The Railway’s kitchen was ordered to close on the spot after the inspection on February 18 last year but was allowed to reopen two days later when inspectors returned and found improvements to have been made.

Since then it has gone on to achieve a five-star food hygiene rating.

Earlier this summer M&B admitted a breach of duty to 280 customers who were stricken with norovirus after visiting an Exeter Toby Carvery pub in April 2015.

The Exeter Arms was closed after instances of the virus, which causes diarrhea and vomiting, were reported to management.

However, it continued to trade after closing for one day and more people fell ill.

Amandeep Dhillon, partner at law firm Irwin Mitchell, which was instructed by the customers to investigate the outbreak, said at the time it hoped by taking legal action important lessons would be learned when it came to dealing with outbreaks of illness in similar premises.

‘It was a horrible, painful death’ UK mum raising funds for E. coli study

The mother of a Birmingham girl who died after contracting E. coli while she was on holiday is funding a cutting-edge study which she hopes will find a cure.

Julie-Ryan-4Julie Ryan, 48, has spearheaded a campaign which will see £24,000 invested into research into the disease, following the death of eight-year-old Heather in 1999.

According to the Birmingham Mail the mum-of-two, of BromsgroveWorcestershire, has waited more than 16 years for the right project to come along.

“Heather didn’t just die,” she said. “She suffered. It was a horrible, painful death.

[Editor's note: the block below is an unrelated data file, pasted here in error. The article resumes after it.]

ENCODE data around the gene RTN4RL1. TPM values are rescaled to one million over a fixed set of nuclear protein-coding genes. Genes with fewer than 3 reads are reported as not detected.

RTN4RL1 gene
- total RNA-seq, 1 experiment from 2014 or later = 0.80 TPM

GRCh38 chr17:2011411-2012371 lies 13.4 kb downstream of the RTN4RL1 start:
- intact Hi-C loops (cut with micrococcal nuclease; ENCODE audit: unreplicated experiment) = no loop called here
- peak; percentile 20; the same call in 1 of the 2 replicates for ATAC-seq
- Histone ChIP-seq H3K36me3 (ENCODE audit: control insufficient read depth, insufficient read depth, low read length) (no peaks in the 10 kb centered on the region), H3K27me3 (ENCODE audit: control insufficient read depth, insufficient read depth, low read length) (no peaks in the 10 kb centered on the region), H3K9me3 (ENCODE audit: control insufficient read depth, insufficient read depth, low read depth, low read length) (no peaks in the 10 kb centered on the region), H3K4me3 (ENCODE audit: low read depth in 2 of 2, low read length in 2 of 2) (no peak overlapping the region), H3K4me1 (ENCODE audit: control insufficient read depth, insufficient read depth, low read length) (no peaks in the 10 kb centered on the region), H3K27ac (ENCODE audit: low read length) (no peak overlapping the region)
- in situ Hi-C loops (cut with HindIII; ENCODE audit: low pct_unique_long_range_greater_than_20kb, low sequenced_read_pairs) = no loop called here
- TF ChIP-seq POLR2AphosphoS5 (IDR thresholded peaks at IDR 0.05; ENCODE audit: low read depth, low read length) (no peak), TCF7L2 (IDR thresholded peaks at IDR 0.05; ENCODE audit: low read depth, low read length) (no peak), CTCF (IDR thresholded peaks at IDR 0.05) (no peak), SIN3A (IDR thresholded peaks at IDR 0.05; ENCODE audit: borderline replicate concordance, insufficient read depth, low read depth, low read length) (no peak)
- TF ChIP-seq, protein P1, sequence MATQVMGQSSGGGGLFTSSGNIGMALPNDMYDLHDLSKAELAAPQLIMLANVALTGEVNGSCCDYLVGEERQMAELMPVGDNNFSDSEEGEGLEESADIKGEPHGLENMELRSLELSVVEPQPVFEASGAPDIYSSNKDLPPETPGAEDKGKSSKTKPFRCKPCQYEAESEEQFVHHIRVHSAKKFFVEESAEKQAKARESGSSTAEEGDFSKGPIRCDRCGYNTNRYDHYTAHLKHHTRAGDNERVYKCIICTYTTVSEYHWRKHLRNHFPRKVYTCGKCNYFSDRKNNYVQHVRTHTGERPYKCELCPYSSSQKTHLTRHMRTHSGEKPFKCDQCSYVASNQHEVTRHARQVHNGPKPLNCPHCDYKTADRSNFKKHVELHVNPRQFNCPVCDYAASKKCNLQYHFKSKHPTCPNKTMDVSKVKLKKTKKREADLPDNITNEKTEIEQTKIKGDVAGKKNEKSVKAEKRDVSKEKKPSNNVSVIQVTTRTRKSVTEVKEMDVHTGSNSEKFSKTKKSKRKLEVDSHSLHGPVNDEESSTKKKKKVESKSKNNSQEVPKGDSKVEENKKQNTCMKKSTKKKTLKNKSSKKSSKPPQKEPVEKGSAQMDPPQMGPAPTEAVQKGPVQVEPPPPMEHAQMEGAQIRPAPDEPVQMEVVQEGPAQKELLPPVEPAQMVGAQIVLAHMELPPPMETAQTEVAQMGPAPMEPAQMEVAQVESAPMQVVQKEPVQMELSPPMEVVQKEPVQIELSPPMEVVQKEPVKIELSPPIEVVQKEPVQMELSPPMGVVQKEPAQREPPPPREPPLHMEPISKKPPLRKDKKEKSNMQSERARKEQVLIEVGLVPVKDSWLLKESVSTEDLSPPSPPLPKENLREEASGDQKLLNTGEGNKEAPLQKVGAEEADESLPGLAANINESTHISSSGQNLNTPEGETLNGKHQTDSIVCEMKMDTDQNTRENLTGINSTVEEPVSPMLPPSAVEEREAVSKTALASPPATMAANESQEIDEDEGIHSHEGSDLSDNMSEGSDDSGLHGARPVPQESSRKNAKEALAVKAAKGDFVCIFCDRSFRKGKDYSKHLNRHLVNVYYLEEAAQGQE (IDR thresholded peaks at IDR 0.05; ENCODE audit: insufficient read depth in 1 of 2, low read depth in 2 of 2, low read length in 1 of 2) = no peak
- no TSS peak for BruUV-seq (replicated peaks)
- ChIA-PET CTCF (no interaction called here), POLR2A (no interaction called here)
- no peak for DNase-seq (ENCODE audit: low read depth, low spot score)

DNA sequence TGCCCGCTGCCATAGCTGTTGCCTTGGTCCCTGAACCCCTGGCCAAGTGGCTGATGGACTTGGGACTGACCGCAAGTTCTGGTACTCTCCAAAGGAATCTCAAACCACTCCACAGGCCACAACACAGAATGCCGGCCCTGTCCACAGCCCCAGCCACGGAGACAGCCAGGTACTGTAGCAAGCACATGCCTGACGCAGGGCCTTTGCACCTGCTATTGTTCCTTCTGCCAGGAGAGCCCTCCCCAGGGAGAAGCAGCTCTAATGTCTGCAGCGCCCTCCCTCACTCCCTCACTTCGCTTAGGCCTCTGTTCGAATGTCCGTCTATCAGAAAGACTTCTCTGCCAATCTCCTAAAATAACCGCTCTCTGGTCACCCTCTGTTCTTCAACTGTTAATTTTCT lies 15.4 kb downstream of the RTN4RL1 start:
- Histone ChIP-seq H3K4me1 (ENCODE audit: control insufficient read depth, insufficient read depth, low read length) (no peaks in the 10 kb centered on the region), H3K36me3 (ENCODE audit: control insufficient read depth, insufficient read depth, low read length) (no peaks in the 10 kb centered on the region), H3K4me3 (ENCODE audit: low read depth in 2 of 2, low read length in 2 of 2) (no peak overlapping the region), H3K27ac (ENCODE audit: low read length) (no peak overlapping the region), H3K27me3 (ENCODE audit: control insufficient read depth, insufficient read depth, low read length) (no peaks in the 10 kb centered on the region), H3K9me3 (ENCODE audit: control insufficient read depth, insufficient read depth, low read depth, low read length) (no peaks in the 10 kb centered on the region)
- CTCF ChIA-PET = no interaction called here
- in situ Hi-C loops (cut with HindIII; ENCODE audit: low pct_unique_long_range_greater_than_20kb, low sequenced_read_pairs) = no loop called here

“The most important thing for me is that there is a cure, or treatment out there, so there will be no more deaths.

“It’s been hard keeping the money for this long but I wanted to make sure it was used for the right project, and that it would make a real difference.”

The family had been on holiday in Dawlish Warren, Devon, when Heather contracted the infection.

She went on to develop hemolytic uremic syndrome (HUS) which led to brain damage and kidney failure.

After her death, Julie set up the Heather Preen Trust, and raised funds tirelessly in the years that followed.

The money raised will be used to provide a better understanding of why some children develop the disease and how it can be treated.

The funding is being managed by the charity Kidney Research UK.

Julie-Ryan-3Renowned paediatric nephrologist Dr Mark Taylor at Birmingham Children’s Hospital was Julie’s expert adviser and last year alerted her to the work of Dr Aoife Waters and Dr Sally Johnson, researchers who were seeking funds to run a potential randomised clinical trial into HUS.

It was what Julie had been waiting for.

They are undertaking a controlled trial of the drug Eculizumab, to include a genetic screening programme looking at DNA samples from patients who have developed HUS caused by E. coli.

The study will attempt to identify changes in genes that make certain proteins involved in the development of HUS so that they can better understand why some people react to E. coli by developing the disease.


From the duh files, Birmingham UK edition: Restaurant inspection grade should be mandatory

Neil Elkes of The Birmingham Mail writes that all restaurants, take aways, pubs and cafes should be forced by law to display their food hygiene ratings according to Birmingham’s licensing chief.